The Associated Press has obtained text messages that a U.S. Census Bureau supervisor in Alabama sent to workers that told them how to fake counts of households by entering misleading data.
According to the AP's report, texts from the supervisor in October laid out how census takers should fake data to mark a household as only having one resident, even if census takers were unsure of how many people lived in the home.
The supervisor's text instructed census takers to mark a household as only being occupied by a single person if they made two failed attempts to interview the residents and two failed attempts to reach landlords or neighbors.
"You are to clear the case indicating occupied by 1," said the text from the census supervisor in Dothan, Alabama.
A census worker from Florida who traveled to Alabama to help with areas lagging behind on the county provided the texts to the AP on condition of anonymity to protect her privacy.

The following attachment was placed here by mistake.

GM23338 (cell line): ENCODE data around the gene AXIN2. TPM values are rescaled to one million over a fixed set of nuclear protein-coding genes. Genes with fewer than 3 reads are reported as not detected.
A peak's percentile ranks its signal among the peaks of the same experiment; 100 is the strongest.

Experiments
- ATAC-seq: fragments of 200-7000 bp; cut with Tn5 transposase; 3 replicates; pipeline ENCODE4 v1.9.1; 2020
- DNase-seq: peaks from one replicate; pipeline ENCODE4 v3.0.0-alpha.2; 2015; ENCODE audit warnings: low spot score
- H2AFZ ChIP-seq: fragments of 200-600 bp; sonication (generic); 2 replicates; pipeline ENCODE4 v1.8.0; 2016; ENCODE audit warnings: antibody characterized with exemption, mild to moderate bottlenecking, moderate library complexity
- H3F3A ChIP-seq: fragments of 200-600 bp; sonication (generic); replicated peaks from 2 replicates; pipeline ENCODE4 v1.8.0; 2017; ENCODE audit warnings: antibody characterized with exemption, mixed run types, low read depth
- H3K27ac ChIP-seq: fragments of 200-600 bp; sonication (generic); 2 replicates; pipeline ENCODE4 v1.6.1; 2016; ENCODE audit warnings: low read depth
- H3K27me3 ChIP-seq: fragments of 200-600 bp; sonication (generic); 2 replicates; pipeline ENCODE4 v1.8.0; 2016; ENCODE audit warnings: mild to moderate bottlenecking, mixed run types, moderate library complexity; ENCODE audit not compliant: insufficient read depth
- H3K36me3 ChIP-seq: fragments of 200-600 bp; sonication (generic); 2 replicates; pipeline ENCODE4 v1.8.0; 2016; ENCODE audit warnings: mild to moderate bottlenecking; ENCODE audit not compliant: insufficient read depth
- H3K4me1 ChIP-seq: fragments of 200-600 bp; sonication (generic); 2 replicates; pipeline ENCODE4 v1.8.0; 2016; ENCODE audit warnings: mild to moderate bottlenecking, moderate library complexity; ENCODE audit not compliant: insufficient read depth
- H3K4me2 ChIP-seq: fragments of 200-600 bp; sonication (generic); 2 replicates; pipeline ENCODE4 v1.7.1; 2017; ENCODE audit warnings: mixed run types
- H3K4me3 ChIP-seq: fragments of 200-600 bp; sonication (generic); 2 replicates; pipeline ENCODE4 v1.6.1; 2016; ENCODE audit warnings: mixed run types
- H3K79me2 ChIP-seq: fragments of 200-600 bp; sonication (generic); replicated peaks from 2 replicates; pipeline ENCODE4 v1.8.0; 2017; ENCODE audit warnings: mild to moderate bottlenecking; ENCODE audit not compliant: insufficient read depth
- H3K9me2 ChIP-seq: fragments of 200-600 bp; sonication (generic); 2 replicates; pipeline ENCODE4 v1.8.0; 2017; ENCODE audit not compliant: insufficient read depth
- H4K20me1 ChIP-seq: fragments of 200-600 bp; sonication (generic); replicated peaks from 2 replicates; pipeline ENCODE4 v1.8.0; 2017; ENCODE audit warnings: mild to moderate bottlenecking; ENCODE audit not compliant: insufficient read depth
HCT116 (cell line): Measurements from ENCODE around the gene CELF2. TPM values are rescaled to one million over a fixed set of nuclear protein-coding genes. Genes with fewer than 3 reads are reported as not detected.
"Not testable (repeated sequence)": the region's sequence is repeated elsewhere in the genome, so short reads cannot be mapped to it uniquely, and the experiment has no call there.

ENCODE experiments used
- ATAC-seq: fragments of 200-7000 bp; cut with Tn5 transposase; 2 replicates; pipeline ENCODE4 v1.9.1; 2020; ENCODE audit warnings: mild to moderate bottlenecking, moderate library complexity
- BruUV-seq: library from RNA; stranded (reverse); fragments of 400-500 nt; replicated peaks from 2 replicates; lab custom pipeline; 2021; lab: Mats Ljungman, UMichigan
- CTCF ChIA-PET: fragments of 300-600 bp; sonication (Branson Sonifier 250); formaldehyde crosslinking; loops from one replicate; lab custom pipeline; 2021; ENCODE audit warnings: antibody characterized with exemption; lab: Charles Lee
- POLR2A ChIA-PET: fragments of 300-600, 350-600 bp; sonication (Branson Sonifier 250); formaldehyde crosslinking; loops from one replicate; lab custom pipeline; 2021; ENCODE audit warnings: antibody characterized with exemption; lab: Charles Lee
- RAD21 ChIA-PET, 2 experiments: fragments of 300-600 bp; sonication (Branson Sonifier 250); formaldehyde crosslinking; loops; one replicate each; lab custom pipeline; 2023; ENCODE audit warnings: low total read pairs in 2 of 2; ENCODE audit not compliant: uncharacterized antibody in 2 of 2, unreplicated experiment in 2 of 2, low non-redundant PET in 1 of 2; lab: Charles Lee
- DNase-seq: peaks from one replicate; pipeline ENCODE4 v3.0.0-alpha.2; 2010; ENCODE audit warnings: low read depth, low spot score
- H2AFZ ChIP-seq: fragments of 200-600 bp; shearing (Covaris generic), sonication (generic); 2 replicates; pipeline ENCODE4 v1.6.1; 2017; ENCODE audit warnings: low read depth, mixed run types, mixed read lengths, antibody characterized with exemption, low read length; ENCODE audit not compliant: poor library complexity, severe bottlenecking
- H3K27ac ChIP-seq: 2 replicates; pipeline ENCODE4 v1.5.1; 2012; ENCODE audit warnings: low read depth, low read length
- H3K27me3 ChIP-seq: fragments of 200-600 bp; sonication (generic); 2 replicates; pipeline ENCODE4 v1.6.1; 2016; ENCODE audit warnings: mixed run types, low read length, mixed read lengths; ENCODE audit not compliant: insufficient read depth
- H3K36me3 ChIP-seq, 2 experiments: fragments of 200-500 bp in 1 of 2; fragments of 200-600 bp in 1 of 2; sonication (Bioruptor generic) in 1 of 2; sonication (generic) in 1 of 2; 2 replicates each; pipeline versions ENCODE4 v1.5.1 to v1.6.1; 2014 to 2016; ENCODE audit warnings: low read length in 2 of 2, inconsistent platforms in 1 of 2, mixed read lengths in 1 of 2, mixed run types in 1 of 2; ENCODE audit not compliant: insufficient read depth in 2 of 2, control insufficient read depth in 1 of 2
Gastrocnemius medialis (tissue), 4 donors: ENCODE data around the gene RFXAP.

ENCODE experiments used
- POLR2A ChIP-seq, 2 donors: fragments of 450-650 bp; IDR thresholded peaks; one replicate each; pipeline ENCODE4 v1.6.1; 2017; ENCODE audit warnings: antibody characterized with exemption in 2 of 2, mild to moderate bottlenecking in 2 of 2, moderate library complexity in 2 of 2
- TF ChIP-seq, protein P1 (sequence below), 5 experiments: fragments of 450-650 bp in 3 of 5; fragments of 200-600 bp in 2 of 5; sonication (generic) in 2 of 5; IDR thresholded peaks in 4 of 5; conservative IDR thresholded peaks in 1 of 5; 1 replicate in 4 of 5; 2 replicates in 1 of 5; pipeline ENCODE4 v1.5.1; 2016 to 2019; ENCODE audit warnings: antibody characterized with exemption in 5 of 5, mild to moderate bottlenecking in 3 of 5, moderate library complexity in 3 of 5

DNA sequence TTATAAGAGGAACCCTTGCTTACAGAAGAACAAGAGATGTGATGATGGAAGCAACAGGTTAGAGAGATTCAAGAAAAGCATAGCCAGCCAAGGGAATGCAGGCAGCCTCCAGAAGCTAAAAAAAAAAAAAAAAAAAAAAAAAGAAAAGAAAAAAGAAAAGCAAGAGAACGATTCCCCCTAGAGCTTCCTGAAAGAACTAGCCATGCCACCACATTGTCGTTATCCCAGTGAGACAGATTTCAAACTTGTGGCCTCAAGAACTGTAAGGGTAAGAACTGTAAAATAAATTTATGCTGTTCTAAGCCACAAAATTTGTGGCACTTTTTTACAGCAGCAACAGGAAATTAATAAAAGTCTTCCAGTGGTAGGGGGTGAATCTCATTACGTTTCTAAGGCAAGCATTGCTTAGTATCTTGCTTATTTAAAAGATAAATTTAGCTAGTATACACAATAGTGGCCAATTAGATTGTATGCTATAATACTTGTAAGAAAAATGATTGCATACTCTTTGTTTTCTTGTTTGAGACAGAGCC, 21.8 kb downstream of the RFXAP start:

The Census Bureau says it's investigating and hasn't identified any data irregularities.
The attempts to suppress the population count came as Trump administration officials successfully shortened the Census schedule by two weeks. Critics contend that the count was cut short so the Trump administration could enforce an order to exclude undocumented immigrants from the count.
Under-counting a given area in the Census suppresses the allocation of resources to that area and skews congressional districts.
The Associated Press reports the Census Bureau has denied that it attempted to falsify information during the 2020 census, but the AP has reported that similar instructions were sent to other regions.